In contrast, ordinals completely store the data for the digital asset on-chain as opposed to pointing to a server that hosts the data. As a result, ordinal inscriptions are effectively the most irreversible and permanent forms of NFTs. However, the immutable nature of digital content on bitcoin brought about by the ordinals protocol has led Rodarmor to view the term NFTs as “incomplete.” As a result, he refers to bitcoin ordinals as digital artifacts rather than NFTs.
The Growth of the Ordinals Protocol
The activity of these bitcoin digital artifacts introduced by the recently launched ordinals protocol is already making waves within the bitcoin community and broader crypto ecosystem. According to data from Dune, bitcoin inscriptions using ordinals have already crossed over 130,000 mints and rising, with image files being the most dominant digital medium.
Images via: Dune
Furthermore, projects like ordinal punks, a derivative of the influential CryptoPunks NFT collection built on ethereum, are already significantly appreciating in value. This could be a result of the project being associated with the narrative of an early or pioneering project deployed on the protocol. Moreover, the scarce total supply of 100 ordinal punks is another influential factor causing the prices to rise. While it is not certain whether these early digital artifacts will remain valuable with more collections on the horizon, the current demand exhibits all signs of growth in the ordinals protocol.
The growing popularity of the ordinals protocol brings new use cases to bitcoin. However, the inception of the ordinals protocol has become a divisive topic within the bitcoin community. This new development has ignited debates around the primary purpose of bitcoin.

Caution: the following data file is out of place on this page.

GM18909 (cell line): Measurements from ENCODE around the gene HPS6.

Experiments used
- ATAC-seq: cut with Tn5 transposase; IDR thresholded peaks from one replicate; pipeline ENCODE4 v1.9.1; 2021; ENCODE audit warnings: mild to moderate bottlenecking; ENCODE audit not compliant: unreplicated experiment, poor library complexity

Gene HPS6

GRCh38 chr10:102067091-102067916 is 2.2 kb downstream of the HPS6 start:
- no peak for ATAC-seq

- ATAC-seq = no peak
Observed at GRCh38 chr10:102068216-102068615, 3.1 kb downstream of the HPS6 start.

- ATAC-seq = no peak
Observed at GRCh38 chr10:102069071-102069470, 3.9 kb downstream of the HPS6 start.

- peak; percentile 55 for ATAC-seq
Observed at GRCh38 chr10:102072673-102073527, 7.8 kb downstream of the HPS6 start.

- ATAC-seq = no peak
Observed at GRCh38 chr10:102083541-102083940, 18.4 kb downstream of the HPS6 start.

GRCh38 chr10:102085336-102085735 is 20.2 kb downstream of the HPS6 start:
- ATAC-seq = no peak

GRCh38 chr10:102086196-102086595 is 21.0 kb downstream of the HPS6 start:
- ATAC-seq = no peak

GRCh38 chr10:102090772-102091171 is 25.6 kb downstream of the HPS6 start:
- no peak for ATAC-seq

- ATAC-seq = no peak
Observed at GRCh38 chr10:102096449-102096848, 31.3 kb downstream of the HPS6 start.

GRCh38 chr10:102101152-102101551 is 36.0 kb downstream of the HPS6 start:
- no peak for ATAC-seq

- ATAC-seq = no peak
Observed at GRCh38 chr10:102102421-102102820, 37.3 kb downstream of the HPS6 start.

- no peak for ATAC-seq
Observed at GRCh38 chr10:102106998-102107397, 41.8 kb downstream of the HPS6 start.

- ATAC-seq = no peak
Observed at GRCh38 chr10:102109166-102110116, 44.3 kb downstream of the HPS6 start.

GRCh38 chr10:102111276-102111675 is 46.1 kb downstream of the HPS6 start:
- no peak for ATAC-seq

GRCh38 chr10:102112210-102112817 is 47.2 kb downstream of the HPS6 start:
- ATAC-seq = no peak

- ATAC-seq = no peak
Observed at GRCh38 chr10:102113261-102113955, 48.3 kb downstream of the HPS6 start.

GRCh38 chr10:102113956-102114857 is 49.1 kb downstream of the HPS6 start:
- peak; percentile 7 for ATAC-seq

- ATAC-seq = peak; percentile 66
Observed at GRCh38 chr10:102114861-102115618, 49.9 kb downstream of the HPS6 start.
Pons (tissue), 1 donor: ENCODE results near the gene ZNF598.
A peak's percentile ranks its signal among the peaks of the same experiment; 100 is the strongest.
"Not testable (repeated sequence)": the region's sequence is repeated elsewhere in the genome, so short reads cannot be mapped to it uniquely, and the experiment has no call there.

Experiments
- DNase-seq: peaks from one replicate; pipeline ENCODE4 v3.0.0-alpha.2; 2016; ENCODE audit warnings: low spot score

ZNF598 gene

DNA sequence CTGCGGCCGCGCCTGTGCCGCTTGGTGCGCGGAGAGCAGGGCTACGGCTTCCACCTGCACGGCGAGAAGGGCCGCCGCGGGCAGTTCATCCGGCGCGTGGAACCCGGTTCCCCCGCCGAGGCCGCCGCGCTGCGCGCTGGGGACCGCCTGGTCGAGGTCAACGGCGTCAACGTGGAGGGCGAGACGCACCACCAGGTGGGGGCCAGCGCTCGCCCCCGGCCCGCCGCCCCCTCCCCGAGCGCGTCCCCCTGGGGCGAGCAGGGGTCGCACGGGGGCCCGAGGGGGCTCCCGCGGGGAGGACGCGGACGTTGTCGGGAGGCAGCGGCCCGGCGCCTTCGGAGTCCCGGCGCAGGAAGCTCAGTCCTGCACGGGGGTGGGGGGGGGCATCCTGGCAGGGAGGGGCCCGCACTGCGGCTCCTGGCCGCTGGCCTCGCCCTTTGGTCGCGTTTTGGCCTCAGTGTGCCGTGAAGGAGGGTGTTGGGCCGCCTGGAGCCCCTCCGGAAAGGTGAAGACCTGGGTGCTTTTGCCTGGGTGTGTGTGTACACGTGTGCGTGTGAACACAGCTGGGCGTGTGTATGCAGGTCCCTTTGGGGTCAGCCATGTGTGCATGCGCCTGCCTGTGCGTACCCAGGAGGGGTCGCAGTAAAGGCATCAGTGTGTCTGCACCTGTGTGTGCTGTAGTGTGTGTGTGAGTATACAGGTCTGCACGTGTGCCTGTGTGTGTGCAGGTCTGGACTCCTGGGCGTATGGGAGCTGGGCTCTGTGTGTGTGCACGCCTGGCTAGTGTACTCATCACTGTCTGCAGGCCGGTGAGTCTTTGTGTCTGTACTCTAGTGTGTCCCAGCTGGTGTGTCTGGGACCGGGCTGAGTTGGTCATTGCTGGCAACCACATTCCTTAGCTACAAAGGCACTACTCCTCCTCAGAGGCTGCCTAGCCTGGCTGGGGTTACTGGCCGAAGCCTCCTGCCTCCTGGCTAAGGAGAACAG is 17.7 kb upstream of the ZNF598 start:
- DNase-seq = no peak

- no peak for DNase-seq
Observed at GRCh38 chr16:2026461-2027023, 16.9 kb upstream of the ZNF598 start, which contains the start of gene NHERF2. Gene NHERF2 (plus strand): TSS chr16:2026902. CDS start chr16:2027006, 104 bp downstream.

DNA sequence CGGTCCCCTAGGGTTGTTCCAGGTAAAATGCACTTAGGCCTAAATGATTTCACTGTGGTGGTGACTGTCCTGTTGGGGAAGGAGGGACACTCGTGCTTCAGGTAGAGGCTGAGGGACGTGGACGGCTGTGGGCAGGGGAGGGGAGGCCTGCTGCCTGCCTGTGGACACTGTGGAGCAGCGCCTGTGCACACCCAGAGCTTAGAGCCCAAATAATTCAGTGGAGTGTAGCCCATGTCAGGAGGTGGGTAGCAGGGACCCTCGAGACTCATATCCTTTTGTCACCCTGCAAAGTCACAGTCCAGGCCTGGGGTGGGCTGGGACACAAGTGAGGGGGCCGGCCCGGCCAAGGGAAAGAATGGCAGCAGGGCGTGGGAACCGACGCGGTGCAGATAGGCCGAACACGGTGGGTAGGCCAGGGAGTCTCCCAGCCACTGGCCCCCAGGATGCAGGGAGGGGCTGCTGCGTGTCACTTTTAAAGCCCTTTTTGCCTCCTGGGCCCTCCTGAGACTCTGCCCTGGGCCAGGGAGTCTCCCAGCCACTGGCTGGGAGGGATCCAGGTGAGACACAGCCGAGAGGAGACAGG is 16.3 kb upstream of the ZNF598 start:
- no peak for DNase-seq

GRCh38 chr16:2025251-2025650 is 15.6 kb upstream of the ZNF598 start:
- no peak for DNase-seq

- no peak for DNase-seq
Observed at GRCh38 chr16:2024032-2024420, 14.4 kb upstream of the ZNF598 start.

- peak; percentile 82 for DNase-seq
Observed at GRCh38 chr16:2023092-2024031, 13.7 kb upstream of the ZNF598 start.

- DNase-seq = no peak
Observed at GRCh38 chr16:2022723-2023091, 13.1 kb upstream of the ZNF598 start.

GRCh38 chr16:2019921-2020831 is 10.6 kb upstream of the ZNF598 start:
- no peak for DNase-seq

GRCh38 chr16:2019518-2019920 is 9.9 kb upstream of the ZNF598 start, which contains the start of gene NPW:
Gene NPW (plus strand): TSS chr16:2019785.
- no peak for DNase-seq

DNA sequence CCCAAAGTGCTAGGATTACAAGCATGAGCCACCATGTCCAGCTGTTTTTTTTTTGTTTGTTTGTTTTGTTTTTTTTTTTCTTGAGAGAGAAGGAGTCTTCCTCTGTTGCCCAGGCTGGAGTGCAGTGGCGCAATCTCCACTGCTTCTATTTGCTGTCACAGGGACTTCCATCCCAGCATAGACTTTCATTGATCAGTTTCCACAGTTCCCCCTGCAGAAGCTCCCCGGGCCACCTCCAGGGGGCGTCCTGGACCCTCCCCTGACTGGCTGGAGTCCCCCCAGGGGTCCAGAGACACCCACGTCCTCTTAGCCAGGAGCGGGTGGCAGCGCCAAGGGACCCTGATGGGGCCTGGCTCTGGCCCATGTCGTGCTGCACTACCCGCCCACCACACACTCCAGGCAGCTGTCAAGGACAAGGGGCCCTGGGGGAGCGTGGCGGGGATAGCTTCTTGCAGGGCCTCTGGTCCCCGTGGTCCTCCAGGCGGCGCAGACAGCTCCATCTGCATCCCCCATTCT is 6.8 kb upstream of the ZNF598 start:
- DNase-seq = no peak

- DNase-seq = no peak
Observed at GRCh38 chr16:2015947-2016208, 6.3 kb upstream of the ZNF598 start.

Bitcoin purists view Radarmor’s innovation as drifting away from Satoshi’s vision of bitcoin and its ethos as a peer-to-peer cash system. Some perceive ordinal inscriptions as a trivial novelty that crowds block space and increases transaction costs for all users. Ultimately, those opposed to ordinals fear that adding digital artifacts or NFTs to the blockchain will endanger bitcoin’s sole use case of settling financial transactions.
Marginalized peoples in developing countries will have to pay more to run their Bitcoin nodes and send transactions because privileged wealthy whites want to put JPEG drawings on the blockchain as status symbols. Just because you can doesn’t mean you should.
— Bitcoin is Saving (@BitcoinIsSaving) January 29, 2023
So @adam3us invented hashcash as a spam prevention mechanism.
Then satoshi utilized this in #bitcoin to solve double spending.
And now folks waste precious blockspace by spamming jpegs?!
— Rene Pickhardt (@renepickhardt) February 8, 2023
However, proponents of ordinals see the development as a way to both expand the user base and enable new functionalities for bitcoin. In addition, by leveraging the ordinal protocols’ permanence and immutability, supporters view the development as playing a crucial role in prompting a new generation of prolific artists and creators to adopt bitcoin.